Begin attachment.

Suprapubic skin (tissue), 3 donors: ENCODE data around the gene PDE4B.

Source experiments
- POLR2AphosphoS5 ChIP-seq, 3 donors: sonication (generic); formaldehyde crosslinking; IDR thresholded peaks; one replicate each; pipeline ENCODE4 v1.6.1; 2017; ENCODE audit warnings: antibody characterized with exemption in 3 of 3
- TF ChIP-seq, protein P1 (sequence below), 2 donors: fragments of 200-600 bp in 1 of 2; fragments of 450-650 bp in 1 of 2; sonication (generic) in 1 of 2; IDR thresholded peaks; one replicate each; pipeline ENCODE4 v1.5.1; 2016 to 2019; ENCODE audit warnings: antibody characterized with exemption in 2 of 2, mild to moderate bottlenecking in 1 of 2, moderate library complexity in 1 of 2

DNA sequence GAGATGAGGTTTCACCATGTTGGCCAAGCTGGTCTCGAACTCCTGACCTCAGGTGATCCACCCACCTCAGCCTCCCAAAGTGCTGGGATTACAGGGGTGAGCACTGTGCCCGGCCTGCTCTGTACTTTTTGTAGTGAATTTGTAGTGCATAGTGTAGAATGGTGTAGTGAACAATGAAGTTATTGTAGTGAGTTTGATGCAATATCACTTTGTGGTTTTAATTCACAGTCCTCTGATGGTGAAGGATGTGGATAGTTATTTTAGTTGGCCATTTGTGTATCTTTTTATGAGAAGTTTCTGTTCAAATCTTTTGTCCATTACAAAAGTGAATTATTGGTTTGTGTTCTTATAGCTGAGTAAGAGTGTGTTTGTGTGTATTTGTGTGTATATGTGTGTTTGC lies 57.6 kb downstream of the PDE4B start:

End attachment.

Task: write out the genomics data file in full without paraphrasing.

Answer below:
Suprapubic skin (tissue), 3 donors: ENCODE data around the gene PDE4B.

Source experiments
- POLR2AphosphoS5 ChIP-seq, 3 donors: sonication (generic); formaldehyde crosslinking; IDR thresholded peaks; one replicate each; pipeline ENCODE4 v1.6.1; 2017; ENCODE audit warnings: antibody characterized with exemption in 3 of 3
- TF ChIP-seq, protein P1 (sequence below), 2 donors: fragments of 200-600 bp in 1 of 2; fragments of 450-650 bp in 1 of 2; sonication (generic) in 1 of 2; IDR thresholded peaks; one replicate each; pipeline ENCODE4 v1.5.1; 2016 to 2019; ENCODE audit warnings: antibody characterized with exemption in 2 of 2, mild to moderate bottlenecking in 1 of 2, moderate library complexity in 1 of 2

DNA sequence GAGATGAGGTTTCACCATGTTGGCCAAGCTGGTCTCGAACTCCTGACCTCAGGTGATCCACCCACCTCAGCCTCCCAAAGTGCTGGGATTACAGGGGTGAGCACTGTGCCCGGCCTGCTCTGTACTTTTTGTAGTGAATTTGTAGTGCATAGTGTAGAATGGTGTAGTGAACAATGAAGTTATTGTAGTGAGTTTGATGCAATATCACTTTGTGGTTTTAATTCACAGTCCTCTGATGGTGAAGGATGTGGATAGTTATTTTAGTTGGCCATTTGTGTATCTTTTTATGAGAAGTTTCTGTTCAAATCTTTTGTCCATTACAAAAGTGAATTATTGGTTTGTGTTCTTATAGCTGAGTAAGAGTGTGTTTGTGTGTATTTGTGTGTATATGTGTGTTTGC lies 57.6 kb downstream of the PDE4B start: